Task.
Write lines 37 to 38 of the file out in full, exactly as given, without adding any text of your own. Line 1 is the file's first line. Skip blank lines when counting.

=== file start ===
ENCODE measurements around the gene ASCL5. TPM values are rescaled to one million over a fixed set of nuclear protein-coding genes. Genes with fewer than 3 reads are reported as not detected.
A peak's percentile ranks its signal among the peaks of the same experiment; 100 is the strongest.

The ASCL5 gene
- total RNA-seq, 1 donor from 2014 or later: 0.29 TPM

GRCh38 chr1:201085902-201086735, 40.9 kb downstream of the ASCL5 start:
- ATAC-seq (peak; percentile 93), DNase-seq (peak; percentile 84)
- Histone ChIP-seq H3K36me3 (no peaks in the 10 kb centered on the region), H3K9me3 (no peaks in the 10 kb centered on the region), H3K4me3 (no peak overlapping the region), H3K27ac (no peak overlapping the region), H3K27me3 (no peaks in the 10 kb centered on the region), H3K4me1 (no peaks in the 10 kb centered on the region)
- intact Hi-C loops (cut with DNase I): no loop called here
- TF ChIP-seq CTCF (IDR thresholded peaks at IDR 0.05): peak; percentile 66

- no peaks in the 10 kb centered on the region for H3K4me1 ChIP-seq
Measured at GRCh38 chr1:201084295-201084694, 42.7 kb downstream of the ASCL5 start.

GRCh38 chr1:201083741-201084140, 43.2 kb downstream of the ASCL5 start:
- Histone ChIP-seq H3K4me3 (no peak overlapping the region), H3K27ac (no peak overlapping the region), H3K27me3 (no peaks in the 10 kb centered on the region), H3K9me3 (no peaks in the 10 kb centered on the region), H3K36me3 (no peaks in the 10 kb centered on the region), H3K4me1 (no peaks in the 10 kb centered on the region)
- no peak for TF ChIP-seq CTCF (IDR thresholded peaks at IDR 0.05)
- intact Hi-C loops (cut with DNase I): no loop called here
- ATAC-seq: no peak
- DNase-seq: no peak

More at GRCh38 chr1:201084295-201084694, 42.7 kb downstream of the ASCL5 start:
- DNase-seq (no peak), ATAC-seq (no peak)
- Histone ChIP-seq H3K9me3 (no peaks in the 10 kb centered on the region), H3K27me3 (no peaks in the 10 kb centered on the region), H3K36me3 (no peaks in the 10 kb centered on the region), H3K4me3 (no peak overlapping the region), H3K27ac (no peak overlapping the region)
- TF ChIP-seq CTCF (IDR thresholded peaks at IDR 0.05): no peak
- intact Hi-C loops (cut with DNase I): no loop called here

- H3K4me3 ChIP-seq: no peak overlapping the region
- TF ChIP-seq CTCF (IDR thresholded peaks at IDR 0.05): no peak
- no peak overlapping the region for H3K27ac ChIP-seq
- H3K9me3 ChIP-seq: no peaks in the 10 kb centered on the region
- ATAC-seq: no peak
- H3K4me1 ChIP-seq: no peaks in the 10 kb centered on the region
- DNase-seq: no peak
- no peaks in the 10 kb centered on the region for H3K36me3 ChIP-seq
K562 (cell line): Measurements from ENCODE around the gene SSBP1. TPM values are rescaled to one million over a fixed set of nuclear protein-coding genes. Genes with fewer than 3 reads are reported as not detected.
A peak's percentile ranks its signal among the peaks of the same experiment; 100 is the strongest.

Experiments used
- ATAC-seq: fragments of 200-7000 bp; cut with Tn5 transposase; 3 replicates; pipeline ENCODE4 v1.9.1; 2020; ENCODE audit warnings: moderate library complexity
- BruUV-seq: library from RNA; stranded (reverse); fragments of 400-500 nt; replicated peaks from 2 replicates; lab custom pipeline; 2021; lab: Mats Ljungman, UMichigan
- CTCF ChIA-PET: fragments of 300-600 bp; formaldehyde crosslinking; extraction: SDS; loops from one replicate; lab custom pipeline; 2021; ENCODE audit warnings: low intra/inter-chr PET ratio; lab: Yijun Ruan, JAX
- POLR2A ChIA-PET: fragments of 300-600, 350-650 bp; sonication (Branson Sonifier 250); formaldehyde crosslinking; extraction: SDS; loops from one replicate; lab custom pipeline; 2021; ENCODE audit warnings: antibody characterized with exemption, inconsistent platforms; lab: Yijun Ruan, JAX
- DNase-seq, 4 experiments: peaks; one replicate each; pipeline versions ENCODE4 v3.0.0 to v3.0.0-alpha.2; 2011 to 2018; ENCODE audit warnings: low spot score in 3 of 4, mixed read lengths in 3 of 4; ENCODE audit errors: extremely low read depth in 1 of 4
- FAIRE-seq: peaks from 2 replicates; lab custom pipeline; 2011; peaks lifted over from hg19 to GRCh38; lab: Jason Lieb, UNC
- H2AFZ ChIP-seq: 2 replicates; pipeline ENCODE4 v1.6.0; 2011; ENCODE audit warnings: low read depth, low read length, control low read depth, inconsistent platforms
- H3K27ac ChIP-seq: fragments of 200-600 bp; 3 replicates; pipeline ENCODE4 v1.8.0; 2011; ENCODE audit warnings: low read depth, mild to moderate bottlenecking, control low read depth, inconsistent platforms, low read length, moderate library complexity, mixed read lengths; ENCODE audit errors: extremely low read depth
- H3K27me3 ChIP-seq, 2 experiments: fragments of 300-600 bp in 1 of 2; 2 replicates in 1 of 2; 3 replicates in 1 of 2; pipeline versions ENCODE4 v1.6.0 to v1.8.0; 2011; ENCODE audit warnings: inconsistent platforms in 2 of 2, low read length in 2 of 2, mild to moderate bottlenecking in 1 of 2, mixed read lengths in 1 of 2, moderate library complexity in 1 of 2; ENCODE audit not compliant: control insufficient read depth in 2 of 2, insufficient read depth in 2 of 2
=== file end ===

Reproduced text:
- POLR2A ChIA-PET: fragments of 300-600, 350-650 bp; sonication (Branson Sonifier 250); formaldehyde crosslinking; extraction: SDS; loops from one replicate; lab custom pipeline; 2021; ENCODE audit warnings: antibody characterized with exemption, inconsistent platforms; lab: Yijun Ruan, JAX
- DNase-seq, 4 experiments: peaks; one replicate each; pipeline versions ENCODE4 v3.0.0 to v3.0.0-alpha.2; 2011 to 2018; ENCODE audit warnings: low spot score in 3 of 4, mixed read lengths in 3 of 4; ENCODE audit errors: extremely low read depth in 1 of 4